The stress and coping theory posits that in the face of negative consumption situations, individuals experience a sequential process: primary appraisal, secondary appraisal, and behavioral outcomes. Drawing on the theory, the purpose of the study is to test (a) the mediating effects of coping strategies (i.e., secondary appraisal) between the severity of spectator dysfunctional behavior (SDB; i.e., primary appraisal) and revisit intention and (b) the moderating effects of self-construal (i.e., interdependence vs. independence). Across two studies, using a survey experiment (Study 1) and a repeated-measures survey experiment (Study 2), the findings indicate that coping strategies (i.e., active, expressive, and denial coping) significantly and uniquely mediated the relationship between the severity of SDB (high vs. low) and revisit intention. Furthermore, in responding to highly severe SDB, spectators with interdependent self-construal engaged more in active and expressive coping, and less in denial coping and revisit intention than those with independent self-construal. Overall, the present study highlights (a) the importance of coping strategies for a clearer understanding of the SDB–revisit intention relationship and (b) a boundary condition of self-construal for the influences of SDB on coping strategies and revisit intention.
Kyungyeol (Anthony) Kim, Kevin K. Byon and Paul M. Pedersen
Thomas A. Baker, Kevin K. Byon, Beth A. Cianfrone and John Grady
The purpose of the study was twofold: a) to conceptualize and measure student-athlete “likeness” in the NCAA Football sport video games (SVGs) and b) to examine the impact of use of likeness on SVG consumption (i.e., purchase intention and word-of-mouth). Data (N = 621) were collected from NCAA Football SVGs users with experience in purchasing and playing the game. Descriptive statistics, t test, factor analysis, and hierarchical regression analyses showed that student-athlete likeness featured in NCAA Football SVGs were well perceived by gamers. The results indicated that dimensions of the student-athlete likeness were empirically supported in that the factors (i.e., identity value and identity use) were found to be positively related to purchase intention and word-of-mouth. Results were discussed with regards to theoretical and practical implications for sport managers in the legal and consumer behavior perspective.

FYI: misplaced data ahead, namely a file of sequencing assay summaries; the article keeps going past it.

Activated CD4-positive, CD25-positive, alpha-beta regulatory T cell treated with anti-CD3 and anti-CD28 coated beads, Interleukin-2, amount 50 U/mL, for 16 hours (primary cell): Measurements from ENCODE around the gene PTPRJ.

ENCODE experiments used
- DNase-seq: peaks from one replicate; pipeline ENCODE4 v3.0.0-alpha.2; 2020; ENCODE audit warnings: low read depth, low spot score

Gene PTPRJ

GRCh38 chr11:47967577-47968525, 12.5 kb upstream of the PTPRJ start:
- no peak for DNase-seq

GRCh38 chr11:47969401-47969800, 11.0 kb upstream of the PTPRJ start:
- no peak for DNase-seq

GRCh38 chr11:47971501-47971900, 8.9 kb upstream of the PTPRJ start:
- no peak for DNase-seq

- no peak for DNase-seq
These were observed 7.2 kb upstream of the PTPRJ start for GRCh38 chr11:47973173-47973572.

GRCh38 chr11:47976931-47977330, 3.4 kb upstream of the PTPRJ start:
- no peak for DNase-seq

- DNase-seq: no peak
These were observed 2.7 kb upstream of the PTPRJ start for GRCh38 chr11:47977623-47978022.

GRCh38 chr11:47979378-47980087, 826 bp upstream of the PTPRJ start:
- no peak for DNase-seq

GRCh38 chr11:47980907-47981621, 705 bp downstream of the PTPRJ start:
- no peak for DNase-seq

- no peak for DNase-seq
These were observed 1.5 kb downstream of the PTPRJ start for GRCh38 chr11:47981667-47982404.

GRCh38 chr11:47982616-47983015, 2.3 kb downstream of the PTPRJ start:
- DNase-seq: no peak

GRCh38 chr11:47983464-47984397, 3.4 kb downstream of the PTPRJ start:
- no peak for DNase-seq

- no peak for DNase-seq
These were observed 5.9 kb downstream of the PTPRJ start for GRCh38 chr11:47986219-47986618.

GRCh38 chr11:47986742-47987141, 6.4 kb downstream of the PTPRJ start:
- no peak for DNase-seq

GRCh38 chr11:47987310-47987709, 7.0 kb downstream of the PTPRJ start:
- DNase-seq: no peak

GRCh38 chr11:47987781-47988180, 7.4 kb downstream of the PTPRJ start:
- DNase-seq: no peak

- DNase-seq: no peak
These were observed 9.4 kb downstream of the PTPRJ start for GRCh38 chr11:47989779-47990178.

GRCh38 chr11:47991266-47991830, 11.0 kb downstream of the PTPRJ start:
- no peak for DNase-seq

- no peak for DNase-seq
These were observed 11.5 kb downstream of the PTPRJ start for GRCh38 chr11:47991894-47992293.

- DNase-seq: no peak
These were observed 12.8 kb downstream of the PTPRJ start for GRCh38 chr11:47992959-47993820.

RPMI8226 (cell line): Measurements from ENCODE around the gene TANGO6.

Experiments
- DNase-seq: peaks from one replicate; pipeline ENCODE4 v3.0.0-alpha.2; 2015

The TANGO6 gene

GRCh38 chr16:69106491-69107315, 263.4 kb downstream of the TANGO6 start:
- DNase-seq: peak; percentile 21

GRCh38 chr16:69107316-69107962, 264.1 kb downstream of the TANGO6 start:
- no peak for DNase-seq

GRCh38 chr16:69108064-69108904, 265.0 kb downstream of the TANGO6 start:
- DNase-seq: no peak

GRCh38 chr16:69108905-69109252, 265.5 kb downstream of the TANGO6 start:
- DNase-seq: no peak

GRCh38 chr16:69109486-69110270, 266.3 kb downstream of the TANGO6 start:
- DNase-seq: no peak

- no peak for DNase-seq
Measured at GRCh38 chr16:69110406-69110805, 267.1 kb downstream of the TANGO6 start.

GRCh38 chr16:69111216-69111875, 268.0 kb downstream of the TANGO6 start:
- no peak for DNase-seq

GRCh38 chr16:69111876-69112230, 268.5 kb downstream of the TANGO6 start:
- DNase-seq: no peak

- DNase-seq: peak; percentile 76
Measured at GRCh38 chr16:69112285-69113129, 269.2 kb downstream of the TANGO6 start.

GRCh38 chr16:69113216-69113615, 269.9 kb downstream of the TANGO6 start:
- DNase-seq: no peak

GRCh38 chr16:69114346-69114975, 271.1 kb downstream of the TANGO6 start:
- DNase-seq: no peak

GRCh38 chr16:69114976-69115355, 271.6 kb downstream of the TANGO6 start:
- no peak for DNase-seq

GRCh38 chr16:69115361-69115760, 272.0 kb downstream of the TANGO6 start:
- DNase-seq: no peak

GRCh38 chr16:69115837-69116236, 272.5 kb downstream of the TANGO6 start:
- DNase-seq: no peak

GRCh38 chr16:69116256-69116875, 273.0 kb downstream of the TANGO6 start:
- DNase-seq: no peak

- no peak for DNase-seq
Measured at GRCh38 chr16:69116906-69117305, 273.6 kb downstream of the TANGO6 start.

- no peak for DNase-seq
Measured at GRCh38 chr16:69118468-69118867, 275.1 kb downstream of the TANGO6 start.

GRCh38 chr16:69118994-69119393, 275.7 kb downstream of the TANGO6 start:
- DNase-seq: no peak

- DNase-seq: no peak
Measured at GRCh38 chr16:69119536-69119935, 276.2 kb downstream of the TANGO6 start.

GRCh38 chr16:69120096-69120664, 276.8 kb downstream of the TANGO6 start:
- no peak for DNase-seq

Jerred Junqi Wang, James J. Zhang, Kevin K. Byon, Thomas A. Baker and Zhenqiu Laura Lu
Building on schema theory, the current study highlighted the role of brand-event personality fit (BEPF) in sport-event sponsorship communications and empirically examined its impact on sponsors’ consumer-based brand equity (CBBE) in the setting of American college football. Three studies were conducted to refine a sound measurement scale of BEPF and examine the structural relationships between BEPF and CBBE. Research findings confirmed the validity and reliability of the proposed BEPF measurement scale and revealed a series of positive relationships between crucial subdimensions of BEPF (i.e., responsibility fit, emotionality fit, and aggressiveness fit) and CBBE (i.e., brand awareness/association, perceived value, and brand loyalty). The findings offer brand managers specific references as to which aspects of BEPF should be prioritized in their promotional communications to build CBBE. Event marketers could also use the findings to communicate with corporations regarding potential or continued sponsorship agreements.